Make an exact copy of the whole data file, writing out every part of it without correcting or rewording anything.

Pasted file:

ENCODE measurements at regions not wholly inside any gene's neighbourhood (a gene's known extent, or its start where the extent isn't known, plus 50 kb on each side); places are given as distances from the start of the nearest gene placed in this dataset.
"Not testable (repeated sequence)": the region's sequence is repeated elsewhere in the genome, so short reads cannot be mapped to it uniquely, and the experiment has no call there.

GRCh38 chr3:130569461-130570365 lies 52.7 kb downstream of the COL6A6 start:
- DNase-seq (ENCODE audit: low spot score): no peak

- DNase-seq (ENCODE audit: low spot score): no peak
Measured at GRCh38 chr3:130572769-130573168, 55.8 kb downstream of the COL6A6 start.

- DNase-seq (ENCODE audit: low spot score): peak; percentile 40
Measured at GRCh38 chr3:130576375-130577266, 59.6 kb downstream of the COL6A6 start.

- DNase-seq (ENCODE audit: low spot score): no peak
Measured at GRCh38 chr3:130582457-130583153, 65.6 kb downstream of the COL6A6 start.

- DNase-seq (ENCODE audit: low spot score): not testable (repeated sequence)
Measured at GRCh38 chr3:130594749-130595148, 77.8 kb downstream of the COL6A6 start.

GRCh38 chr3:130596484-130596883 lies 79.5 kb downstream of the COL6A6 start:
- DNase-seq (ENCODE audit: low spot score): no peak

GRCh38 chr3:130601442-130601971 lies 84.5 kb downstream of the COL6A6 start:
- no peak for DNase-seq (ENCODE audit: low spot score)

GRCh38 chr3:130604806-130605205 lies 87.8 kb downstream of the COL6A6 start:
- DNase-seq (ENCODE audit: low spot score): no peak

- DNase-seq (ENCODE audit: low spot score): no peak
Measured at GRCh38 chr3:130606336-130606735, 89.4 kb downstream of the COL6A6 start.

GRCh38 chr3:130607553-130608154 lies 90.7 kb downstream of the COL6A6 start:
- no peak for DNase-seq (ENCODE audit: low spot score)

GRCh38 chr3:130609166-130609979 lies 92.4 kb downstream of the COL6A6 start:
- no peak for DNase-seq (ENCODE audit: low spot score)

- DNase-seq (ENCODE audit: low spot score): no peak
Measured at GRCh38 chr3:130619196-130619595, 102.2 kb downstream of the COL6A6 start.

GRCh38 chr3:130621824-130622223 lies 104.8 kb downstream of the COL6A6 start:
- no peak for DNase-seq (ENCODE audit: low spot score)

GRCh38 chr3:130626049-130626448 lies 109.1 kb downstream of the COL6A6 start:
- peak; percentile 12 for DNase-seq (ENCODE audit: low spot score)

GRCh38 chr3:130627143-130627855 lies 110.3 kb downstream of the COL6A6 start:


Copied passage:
ENCODE measurements at regions not wholly inside any gene's neighbourhood (a gene's known extent, or its start where the extent isn't known, plus 50 kb on each side); places are given as distances from the start of the nearest gene placed in this dataset.
"Not testable (repeated sequence)": the region's sequence is repeated elsewhere in the genome, so short reads cannot be mapped to it uniquely, and the experiment has no call there.

GRCh38 chr3:130569461-130570365 lies 52.7 kb downstream of the COL6A6 start:
- DNase-seq (ENCODE audit: low spot score): no peak

- DNase-seq (ENCODE audit: low spot score): no peak
Measured at GRCh38 chr3:130572769-130573168, 55.8 kb downstream of the COL6A6 start.

- DNase-seq (ENCODE audit: low spot score): peak; percentile 40
Measured at GRCh38 chr3:130576375-130577266, 59.6 kb downstream of the COL6A6 start.

- DNase-seq (ENCODE audit: low spot score): no peak
Measured at GRCh38 chr3:130582457-130583153, 65.6 kb downstream of the COL6A6 start.

- DNase-seq (ENCODE audit: low spot score): not testable (repeated sequence)
Measured at GRCh38 chr3:130594749-130595148, 77.8 kb downstream of the COL6A6 start.

GRCh38 chr3:130596484-130596883 lies 79.5 kb downstream of the COL6A6 start:
- DNase-seq (ENCODE audit: low spot score): no peak

GRCh38 chr3:130601442-130601971 lies 84.5 kb downstream of the COL6A6 start:
- no peak for DNase-seq (ENCODE audit: low spot score)

GRCh38 chr3:130604806-130605205 lies 87.8 kb downstream of the COL6A6 start:
- DNase-seq (ENCODE audit: low spot score): no peak

- DNase-seq (ENCODE audit: low spot score): no peak
Measured at GRCh38 chr3:130606336-130606735, 89.4 kb downstream of the COL6A6 start.

GRCh38 chr3:130607553-130608154 lies 90.7 kb downstream of the COL6A6 start:
- no peak for DNase-seq (ENCODE audit: low spot score)

GRCh38 chr3:130609166-130609979 lies 92.4 kb downstream of the COL6A6 start:
- no peak for DNase-seq (ENCODE audit: low spot score)

- DNase-seq (ENCODE audit: low spot score): no peak
Measured at GRCh38 chr3:130619196-130619595, 102.2 kb downstream of the COL6A6 start.

GRCh38 chr3:130621824-130622223 lies 104.8 kb downstream of the COL6A6 start:
- no peak for DNase-seq (ENCODE audit: low spot score)

GRCh38 chr3:130626049-130626448 lies 109.1 kb downstream of the COL6A6 start:
- peak; percentile 12 for DNase-seq (ENCODE audit: low spot score)

GRCh38 chr3:130627143-130627855 lies 110.3 kb downstream of the COL6A6 start: